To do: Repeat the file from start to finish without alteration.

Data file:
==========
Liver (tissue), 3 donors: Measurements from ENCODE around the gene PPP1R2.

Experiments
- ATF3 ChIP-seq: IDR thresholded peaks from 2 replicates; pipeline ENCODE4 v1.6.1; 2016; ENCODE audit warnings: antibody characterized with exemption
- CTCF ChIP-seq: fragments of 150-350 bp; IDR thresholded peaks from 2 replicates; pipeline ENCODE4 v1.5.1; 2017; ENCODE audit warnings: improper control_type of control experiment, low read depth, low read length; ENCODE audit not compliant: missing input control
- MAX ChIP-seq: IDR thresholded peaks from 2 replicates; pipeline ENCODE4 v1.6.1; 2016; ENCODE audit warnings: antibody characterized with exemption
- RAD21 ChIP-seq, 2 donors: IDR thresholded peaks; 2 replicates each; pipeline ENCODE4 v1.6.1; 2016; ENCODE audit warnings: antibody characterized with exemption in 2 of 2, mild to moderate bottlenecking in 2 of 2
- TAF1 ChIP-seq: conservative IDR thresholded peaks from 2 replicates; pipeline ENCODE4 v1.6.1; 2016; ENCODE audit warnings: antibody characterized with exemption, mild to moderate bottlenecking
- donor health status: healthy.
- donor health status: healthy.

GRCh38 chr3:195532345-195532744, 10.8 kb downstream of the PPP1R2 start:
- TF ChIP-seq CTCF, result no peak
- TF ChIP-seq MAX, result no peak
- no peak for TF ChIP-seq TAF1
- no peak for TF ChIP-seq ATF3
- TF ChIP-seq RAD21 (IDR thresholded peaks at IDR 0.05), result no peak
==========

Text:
Liver (tissue), 3 donors: Measurements from ENCODE around the gene PPP1R2.

Experiments
- ATF3 ChIP-seq: IDR thresholded peaks from 2 replicates; pipeline ENCODE4 v1.6.1; 2016; ENCODE audit warnings: antibody characterized with exemption
- CTCF ChIP-seq: fragments of 150-350 bp; IDR thresholded peaks from 2 replicates; pipeline ENCODE4 v1.5.1; 2017; ENCODE audit warnings: improper control_type of control experiment, low read depth, low read length; ENCODE audit not compliant: missing input control
- MAX ChIP-seq: IDR thresholded peaks from 2 replicates; pipeline ENCODE4 v1.6.1; 2016; ENCODE audit warnings: antibody characterized with exemption
- RAD21 ChIP-seq, 2 donors: IDR thresholded peaks; 2 replicates each; pipeline ENCODE4 v1.6.1; 2016; ENCODE audit warnings: antibody characterized with exemption in 2 of 2, mild to moderate bottlenecking in 2 of 2
- TAF1 ChIP-seq: conservative IDR thresholded peaks from 2 replicates; pipeline ENCODE4 v1.6.1; 2016; ENCODE audit warnings: antibody characterized with exemption, mild to moderate bottlenecking
- donor health status: healthy.
- donor health status: healthy.

GRCh38 chr3:195532345-195532744, 10.8 kb downstream of the PPP1R2 start:
- TF ChIP-seq CTCF, result no peak
- TF ChIP-seq MAX, result no peak
- no peak for TF ChIP-seq TAF1
- no peak for TF ChIP-seq ATF3
- TF ChIP-seq RAD21 (IDR thresholded peaks at IDR 0.05), result no peak